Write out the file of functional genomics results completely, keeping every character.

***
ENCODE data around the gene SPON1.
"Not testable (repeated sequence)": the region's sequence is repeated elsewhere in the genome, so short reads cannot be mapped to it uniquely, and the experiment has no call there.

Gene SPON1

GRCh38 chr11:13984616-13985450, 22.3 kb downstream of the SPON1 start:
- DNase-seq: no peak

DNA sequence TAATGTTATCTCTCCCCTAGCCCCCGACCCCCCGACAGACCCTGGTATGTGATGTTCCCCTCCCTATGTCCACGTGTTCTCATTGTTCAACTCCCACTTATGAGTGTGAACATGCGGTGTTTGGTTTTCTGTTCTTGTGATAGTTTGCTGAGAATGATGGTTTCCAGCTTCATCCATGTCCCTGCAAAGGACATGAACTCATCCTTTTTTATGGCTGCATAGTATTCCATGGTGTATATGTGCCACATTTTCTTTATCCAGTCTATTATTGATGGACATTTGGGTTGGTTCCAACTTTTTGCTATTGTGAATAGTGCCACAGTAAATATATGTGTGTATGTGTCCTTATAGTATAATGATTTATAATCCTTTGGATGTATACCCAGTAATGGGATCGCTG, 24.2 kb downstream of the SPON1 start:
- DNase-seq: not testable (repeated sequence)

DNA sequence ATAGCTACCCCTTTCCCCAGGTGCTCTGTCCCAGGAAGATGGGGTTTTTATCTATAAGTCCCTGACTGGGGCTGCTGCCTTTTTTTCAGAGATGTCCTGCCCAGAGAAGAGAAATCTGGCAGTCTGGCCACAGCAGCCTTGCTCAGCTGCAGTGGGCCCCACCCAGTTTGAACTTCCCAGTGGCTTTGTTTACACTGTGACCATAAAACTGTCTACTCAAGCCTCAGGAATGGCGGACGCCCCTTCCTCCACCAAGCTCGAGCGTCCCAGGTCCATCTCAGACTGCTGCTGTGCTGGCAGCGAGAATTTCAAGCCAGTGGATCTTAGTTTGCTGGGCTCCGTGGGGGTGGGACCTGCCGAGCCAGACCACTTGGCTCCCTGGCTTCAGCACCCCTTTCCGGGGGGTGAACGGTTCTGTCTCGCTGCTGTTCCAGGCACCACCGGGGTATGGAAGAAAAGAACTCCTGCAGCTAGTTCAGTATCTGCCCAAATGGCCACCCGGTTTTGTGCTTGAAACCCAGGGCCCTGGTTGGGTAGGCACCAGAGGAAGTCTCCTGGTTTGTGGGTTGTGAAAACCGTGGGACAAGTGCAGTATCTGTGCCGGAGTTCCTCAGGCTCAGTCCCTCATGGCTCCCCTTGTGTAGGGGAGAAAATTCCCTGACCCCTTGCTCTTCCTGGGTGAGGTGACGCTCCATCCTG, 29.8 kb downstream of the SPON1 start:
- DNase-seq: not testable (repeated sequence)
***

ENCODE data around the gene SPON1.
"Not testable (repeated sequence)": the region's sequence is repeated elsewhere in the genome, so short reads cannot be mapped to it uniquely, and the experiment has no call there.

Gene SPON1

GRCh38 chr11:13984616-13985450, 22.3 kb downstream of the SPON1 start:
- DNase-seq: no peak

DNA sequence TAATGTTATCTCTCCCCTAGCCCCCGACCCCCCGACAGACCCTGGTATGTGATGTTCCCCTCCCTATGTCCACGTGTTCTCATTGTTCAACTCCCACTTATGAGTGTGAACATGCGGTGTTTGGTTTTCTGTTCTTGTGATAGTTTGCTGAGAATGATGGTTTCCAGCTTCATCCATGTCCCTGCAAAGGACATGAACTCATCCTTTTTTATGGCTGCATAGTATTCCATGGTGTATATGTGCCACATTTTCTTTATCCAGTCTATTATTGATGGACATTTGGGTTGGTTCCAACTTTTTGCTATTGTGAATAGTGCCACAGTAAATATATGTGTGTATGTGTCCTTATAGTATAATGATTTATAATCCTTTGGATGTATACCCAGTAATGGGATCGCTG, 24.2 kb downstream of the SPON1 start:
- DNase-seq: not testable (repeated sequence)

DNA sequence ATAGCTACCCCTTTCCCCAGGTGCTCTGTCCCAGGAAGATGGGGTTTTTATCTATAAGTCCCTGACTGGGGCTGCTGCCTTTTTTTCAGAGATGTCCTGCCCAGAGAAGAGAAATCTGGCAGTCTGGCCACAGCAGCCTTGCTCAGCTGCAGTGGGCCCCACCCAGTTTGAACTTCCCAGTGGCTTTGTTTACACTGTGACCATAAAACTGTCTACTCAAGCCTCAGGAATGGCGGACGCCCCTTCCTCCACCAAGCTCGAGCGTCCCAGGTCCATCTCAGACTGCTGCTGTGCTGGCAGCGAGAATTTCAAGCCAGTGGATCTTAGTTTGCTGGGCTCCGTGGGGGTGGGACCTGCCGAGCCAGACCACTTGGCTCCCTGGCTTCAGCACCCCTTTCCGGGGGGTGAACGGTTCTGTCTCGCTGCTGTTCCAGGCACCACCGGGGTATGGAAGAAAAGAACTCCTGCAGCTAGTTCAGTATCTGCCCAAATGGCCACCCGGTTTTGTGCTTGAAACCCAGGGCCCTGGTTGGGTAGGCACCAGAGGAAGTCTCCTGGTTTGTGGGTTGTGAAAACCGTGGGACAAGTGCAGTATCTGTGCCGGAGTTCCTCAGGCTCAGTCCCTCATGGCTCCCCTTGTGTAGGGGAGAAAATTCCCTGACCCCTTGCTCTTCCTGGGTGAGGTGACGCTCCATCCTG, 29.8 kb downstream of the SPON1 start:
- DNase-seq: not testable (repeated sequence)